Saturday, 5 November 2016 : 31st Week of Ordinary Time (First Reading)

Liturgical Colour : Green or White (Saturday Mass of our Lady)
Philippians 4 : 10-19

I rejoice in the Lord because of your concern for me. You were indeed concerned for me before, but you had no opportunity to show it. I do not say this because of being in want; I have learnt to manage with what I have. I know what it is to be in want and what it is to have plenty. I am trained for both : to be hungry or satisfied, to have much or little. I can do all things in Him Who strengthens me.

However you did right in sharing my trials. You Philippians, remember that in the beginning, when we first preached the Gospel, after I left Macedonia you alone opened for me a debit and credit account, and when I was in Thessalonica, twice you sent me what I needed.

It is not your gift that I value but rather the interest increasing in your own account. Now I have enough and more than enough with everything Epaphroditus brought me on your behalf and which I received as “fragrant offerings pleasing to God.” God Himself will provide you with everything you need, according to His riches, and show you His generosity in Christ Jesus.

Friday, 4 November 2016 : 31st Week of Ordinary Time, Memorial of St. Charles Borromeo, Bishop (Homily and Scripture Reflections)

Liturgical Colour : White (Bishops)
Dear brothers and sisters in Christ, today our Lord Jesus Christ presented to His disciples the story of the dishonest steward, whom the master fired over his dishonesty, and as we knew in this well known story, the steward began finding ways to preserve himself and ensuring his own well-being after he was fired, by using his skills and persuasion, in order to do even more dishonesty, which is the way that he was familiar with, to secure for himself a good life afterwards.

Brothers and sisters in Christ, what is then the point of this story? It is in fact a reminder for us that if we treat of ourselves as those who belong in this world, we will then act in ways acceptable to the world, in all of its tenets and ways, just as the steward, who served himself and his greed for money, did all sorts of dishonesty in order to ensure his life’s well-being. But then, although he may indeed secure for himself a comfortable life after, how about the accountability of all that he had committed?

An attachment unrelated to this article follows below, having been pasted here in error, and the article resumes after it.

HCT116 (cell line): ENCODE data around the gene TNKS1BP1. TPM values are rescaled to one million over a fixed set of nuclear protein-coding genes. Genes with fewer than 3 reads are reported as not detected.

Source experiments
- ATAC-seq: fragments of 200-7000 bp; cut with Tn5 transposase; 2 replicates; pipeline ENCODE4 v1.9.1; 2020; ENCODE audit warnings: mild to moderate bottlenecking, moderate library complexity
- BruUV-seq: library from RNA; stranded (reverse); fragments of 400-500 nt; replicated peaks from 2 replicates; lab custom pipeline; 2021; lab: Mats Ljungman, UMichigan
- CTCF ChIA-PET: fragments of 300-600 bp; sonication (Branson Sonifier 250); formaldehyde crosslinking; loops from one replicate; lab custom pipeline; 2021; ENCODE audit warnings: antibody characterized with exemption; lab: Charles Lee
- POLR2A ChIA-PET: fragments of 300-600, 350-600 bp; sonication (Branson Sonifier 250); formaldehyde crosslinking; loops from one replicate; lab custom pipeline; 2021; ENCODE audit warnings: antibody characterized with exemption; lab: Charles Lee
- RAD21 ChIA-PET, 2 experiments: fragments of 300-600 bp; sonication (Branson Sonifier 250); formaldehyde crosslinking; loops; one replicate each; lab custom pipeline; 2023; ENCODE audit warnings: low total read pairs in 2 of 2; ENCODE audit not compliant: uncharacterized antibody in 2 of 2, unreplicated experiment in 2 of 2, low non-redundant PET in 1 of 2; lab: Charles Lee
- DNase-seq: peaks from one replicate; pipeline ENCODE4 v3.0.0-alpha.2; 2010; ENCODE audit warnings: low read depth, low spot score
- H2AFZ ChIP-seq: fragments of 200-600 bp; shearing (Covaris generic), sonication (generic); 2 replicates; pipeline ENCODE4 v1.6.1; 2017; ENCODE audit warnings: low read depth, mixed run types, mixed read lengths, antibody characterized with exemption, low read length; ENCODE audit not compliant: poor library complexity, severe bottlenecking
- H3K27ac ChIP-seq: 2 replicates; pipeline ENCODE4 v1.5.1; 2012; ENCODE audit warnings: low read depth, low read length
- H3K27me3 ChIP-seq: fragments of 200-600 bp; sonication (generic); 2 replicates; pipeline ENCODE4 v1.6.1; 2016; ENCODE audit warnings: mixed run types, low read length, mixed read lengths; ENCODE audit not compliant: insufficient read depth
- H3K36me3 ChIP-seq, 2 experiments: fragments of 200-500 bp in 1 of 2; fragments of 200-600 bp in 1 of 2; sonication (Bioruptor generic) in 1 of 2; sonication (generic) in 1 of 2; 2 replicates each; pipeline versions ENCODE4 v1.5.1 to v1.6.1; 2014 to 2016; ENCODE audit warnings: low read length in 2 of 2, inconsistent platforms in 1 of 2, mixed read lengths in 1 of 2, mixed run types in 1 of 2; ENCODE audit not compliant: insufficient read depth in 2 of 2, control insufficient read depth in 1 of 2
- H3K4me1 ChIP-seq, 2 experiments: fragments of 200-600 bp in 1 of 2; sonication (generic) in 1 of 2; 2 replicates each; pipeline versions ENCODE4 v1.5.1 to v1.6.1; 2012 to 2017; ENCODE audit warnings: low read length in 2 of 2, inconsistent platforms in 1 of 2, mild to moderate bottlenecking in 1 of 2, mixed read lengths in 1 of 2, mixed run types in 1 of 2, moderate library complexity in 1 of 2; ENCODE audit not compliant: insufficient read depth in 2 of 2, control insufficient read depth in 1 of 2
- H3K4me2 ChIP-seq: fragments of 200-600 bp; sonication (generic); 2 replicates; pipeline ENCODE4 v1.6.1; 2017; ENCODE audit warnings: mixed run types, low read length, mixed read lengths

Truly, the ways of this world can indeed make us go far in this earthly life. Many people are working very hard and even trying to outdo each other in order to secure for themselves promotion, fame, and praise from their superiors and underlings alike. They gathered for themselves much money, possessions, and even power and influence. All of these would indeed ensure that they have a good life in this world. But then again, what will all these worth in the world that is to come?

In the first reading today, taken from the Epistle of St. Paul to the faithful and the Church in the city of Philippi in Greece, he spoke of us being transfigured, changed and transformed by Christ, as Christians who truly devote ourselves and put ourselves in the company of the Lord our God, obeying His ways and commandments. It is linked to what we have heard in the Gospel, that whoever live by the ways of the world, shall likely depend on these, but these while they are good for this world, they are not what can guarantee our salvation in the afterlife.

The ways of this world are often opposed and contradictory to the ways of our Lord. As such, what made us prosperous in this world may not bring us to prosper when the Lord calls upon us to return to Him and to give an account of our lives, of what we have done in that life. If we truly belong to the Lord, then surely we should have committed and done what the Lord had asked us to do?

Unfortunately, many of us are not even aware of what the Lord expects from us. Many of us think of our faith as something of a mere formality, and many of us do not even actively practice our faith! If our actions show that we are contradicting the teachings of the Lord, through our selfishness, through our lack of love and devotion to God, through our hatred and acts that brought about pain and sorrow, we have in fact desecrated the good and holy Name of our Lord.

We cannot be hypocrites in our faith, brethren, and neither should we be lukewarm or ignorant in it. Our faith must be real, genuine, filled with real action and commitment, that we all may then be truly be worthy of the Lord, and in accordance with what St. Paul said in his Epistle, that we should be transformed and changed by the Lord, that in all of our words, deeds and actions, we endeavour to bring glory to God.